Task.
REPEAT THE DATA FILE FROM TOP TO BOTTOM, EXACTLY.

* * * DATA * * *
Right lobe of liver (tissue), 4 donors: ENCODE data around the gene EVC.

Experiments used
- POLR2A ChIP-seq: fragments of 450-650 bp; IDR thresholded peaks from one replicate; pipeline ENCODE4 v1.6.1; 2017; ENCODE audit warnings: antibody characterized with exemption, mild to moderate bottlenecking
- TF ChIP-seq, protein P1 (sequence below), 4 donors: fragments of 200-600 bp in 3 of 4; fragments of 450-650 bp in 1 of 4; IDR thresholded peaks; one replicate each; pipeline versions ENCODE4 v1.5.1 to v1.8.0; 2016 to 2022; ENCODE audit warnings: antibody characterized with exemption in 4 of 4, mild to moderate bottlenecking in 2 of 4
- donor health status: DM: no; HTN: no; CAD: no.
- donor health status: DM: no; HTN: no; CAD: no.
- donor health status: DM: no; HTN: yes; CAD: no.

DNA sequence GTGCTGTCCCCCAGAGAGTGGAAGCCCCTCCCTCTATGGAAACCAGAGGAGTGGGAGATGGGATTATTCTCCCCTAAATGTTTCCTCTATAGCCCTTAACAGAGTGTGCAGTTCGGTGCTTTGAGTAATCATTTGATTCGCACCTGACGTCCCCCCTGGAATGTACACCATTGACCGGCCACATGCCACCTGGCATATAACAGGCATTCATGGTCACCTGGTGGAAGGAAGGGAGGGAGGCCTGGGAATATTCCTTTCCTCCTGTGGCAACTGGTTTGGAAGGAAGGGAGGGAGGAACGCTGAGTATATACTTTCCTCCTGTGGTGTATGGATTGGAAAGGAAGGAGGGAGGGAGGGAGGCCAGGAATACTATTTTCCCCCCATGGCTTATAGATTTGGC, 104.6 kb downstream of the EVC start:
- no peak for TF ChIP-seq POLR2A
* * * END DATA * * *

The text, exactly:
Right lobe of liver (tissue), 4 donors: ENCODE data around the gene EVC.

Experiments used
- POLR2A ChIP-seq: fragments of 450-650 bp; IDR thresholded peaks from one replicate; pipeline ENCODE4 v1.6.1; 2017; ENCODE audit warnings: antibody characterized with exemption, mild to moderate bottlenecking
- TF ChIP-seq, protein P1 (sequence below), 4 donors: fragments of 200-600 bp in 3 of 4; fragments of 450-650 bp in 1 of 4; IDR thresholded peaks; one replicate each; pipeline versions ENCODE4 v1.5.1 to v1.8.0; 2016 to 2022; ENCODE audit warnings: antibody characterized with exemption in 4 of 4, mild to moderate bottlenecking in 2 of 4
- donor health status: DM: no; HTN: no; CAD: no.
- donor health status: DM: no; HTN: no; CAD: no.
- donor health status: DM: no; HTN: yes; CAD: no.

DNA sequence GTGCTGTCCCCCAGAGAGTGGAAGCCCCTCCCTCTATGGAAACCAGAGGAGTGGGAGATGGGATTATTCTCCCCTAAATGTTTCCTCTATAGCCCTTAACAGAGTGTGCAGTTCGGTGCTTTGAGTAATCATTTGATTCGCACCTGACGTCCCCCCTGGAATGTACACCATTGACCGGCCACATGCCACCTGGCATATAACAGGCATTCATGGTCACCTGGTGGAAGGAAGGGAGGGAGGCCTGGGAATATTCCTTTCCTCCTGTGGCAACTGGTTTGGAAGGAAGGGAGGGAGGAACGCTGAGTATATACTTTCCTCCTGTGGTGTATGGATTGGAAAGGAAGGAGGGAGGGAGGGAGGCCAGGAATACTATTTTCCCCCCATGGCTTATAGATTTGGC, 104.6 kb downstream of the EVC start:
- no peak for TF ChIP-seq POLR2A